white letter tire restoration

Hack: Rejuvenating white tire letters

I’ve had these BFGoodrich KO2 all-terrain tires on for more than 30,000 miles now. They have been really great for all their intents and purposes. The traction in all conditions is great, they are wearing evenly, and at that mileage there is still a lot of life left in them. One thing that has annoyed me was the white letters turning dark.

No matter how many times I’d wash the car and use tire cleaning sprays, they would just stay dark. I friend recently suggested a home remedy for brining those white letters back to life. While skeptical at first, I tried it. And to my surprise – it has worked brilliantly!

sos brillo tires white tires

My friend’s suggestion was to use Brillo pads, or S.O.S. pads that most of us have in our kitchens. After washing the car, I took the pad, wet it slightly, and went over the tire letters. Instantly, a layer of dark dirt came off the letters revealing a bright white shine, almost as if someone just painted them.

It took about two minutes to go over all the letters on each tire. I was rushing it, too. With a little more time and patience, the result could have been a lot better. Once you’ve gone over all the letters, rinse off the blue cleaning solution that came out of the pod with water.

After four days, the white letters still remained white. Perhaps they’re not like new but they are certainly better than they were. Most importantly, this was done quickly and did not require a trip to the store or ordering or a “tire whitening kit” of some kind. It’s a quick and easy hack that gives great results.

Project 4Runner: Four seasons with BFGoodrich All-Terrain T/A KO2

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11 responses to “Hack: Rejuvenating white tire letters”

  1. ptschett Avatar

    I was going to guess a brass-bristle brush was used (since that’s what I was taught to clean whitewalls with), but steel wool makes sense too.

    1. Rudy™ Avatar

      When I used SOS pads, they were embedded with some sort of cleanser. Whether or not that cleanser had any whitening properties was unknown, but it at least kept the steel wool from “grabbing” on the rubber.

  2. mdharrell Avatar

    I thought using S.O.S Pads on whitewalls was common knowledge. I am old.


    1. Zentropy Avatar

      Yeah, I must be old, too. I always used SOS pads on my white letter tires as a teen.

    2. Rudy™ Avatar

      Heh, yeah, same here. As a kid, I’d get one from the kitchen and clean the whitewalls. As the writer said, it wasn’t completely perfect, but mostly-just-about-white was a better color than dirt brown. (Brownwalls?)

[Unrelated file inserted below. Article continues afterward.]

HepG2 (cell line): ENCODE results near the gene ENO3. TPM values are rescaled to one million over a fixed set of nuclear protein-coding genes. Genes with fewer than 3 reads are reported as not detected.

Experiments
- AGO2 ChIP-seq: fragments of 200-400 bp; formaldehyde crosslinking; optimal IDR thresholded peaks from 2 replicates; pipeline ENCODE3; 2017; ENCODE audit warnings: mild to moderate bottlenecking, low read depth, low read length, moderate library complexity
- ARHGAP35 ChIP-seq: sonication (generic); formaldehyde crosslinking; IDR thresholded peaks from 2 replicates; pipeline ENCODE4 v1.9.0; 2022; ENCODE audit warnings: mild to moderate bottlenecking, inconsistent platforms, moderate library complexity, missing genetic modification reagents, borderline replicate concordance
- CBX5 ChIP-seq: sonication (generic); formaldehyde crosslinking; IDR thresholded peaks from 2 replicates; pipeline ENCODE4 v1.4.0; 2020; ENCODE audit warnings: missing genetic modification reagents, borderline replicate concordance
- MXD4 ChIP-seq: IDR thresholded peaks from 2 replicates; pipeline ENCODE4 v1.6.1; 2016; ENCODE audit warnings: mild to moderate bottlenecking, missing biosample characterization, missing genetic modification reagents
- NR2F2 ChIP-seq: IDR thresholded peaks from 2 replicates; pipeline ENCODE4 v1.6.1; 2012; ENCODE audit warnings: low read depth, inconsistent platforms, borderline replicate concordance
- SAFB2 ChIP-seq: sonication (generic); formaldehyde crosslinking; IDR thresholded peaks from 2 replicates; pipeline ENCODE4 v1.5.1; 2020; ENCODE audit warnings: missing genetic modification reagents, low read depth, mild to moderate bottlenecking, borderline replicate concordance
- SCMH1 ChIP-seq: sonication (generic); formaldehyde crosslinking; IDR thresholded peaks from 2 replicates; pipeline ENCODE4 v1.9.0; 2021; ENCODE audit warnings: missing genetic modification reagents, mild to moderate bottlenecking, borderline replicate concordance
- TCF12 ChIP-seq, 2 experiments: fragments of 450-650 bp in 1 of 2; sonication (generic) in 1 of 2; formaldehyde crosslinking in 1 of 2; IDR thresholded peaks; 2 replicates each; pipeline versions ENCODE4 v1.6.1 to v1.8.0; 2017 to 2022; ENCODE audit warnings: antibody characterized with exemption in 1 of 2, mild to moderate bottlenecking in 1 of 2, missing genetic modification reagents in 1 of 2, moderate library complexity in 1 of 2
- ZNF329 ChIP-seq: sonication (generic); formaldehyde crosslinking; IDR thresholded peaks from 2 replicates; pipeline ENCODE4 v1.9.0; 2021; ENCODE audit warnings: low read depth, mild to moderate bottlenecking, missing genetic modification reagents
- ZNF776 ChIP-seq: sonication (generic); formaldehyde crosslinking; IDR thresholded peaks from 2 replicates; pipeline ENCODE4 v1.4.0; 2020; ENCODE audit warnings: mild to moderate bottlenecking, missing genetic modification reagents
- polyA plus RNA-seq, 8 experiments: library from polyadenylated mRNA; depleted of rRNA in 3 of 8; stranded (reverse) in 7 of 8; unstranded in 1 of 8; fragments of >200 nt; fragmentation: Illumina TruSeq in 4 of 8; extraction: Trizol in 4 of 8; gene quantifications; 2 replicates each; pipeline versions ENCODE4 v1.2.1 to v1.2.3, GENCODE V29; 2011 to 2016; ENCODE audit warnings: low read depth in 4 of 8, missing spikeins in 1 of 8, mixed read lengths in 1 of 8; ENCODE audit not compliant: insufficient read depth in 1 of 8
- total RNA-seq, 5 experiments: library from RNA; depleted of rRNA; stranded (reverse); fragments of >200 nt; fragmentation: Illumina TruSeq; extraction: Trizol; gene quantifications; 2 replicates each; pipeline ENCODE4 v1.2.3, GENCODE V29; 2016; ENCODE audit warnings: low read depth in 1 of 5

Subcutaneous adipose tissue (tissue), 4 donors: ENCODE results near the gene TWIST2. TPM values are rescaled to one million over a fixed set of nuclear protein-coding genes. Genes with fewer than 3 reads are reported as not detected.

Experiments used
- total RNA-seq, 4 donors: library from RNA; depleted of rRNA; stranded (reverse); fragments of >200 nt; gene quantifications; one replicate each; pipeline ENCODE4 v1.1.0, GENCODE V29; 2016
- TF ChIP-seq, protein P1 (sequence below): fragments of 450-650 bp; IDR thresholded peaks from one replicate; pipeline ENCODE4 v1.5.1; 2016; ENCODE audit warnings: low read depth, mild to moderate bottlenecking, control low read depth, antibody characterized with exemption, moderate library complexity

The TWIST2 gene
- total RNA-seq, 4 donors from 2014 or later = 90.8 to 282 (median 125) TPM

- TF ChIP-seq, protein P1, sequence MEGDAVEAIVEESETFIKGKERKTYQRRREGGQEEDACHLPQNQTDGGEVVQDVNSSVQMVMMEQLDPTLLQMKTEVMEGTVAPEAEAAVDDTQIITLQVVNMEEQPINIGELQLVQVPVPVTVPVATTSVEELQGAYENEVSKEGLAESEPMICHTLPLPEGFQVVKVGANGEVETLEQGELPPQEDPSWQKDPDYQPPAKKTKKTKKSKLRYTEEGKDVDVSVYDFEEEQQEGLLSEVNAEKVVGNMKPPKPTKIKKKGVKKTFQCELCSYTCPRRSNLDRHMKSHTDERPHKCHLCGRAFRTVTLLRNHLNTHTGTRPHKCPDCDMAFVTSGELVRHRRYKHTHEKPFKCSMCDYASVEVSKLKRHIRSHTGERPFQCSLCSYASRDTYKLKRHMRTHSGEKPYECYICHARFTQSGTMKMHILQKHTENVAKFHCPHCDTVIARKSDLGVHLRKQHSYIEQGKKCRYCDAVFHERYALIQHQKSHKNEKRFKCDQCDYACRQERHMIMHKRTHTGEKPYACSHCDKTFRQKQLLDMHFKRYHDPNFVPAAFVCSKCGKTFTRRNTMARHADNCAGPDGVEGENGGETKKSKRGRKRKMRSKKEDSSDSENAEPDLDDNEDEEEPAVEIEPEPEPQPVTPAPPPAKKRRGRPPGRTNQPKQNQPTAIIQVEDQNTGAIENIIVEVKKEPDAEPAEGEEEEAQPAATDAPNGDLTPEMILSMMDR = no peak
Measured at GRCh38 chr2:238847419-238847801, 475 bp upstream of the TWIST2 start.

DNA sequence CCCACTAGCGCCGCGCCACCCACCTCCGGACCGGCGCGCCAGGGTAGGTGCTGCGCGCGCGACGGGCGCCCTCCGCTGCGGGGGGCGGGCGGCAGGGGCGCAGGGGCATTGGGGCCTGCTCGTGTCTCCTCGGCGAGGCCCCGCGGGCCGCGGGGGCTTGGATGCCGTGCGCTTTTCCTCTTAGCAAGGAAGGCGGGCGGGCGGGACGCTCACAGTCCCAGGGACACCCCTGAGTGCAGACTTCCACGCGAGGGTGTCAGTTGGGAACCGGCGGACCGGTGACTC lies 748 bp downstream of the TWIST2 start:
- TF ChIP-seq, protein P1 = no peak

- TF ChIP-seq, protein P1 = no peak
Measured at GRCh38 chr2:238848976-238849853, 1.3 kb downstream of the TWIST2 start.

3. I_Borgward Avatar

    S.O.S. pads work well, but I go even more downmarket: dish detergent on steel wool. Works like a charm.

    My Volvo 240 sedan is sporting whitewalls. I recall being slightly taken aback at how far into the catalog my tire guy had to dig to find them.

    “No one makes 14″ whitewalls? What country did I wake up in this morning?”

    The unmistakable protestation of a geezer, my friends. I had arrived.

    1. 0A5599 Avatar

      I got some 215/75/15 whitewalls about a year ago. The set of 4 was in stock. No need to special order.

    2. Scoutdude Avatar

      Never tried dish detergent, I always used Comet with steel wool.

  4. Batshitbox Avatar

    Once while cleaning the chain on my Schwinn Typhoon I splattered the “Park Bio Chainbrite” cleaner on my square tread whitewalls and discovered it was a remarkable cleanser for whitewalls.

    Pro Tip: Have the tires mounted with the while letters facing the inside and never look at them again.

  5. Scoutdude Avatar

    I haven’t had white letters out or white walls in ~2 decades, but the go to specialty product was Westley’s Bleche Wite, A product is still sold by that name but apparently it is not the old formula. https://www.youtube.com/watch?v=b-3pTVbgE-g (which of course is likely due to environmental concerns/laws). But what I used mostly was Comet and steel wool, or later on a Scotch Brite.

  6. salguod Avatar

    I had white walls on my Camaro in high school, white letters on my Monza in college and white walls on my wife’s Nova when we were first married in 1993 and I think I used an SOS pad or at least a strong bristle brush on all.

    No white on any tires since, until recently. Both the Ranger and the Tundra have white letters and both are rather dingy. But so are both trucks, so…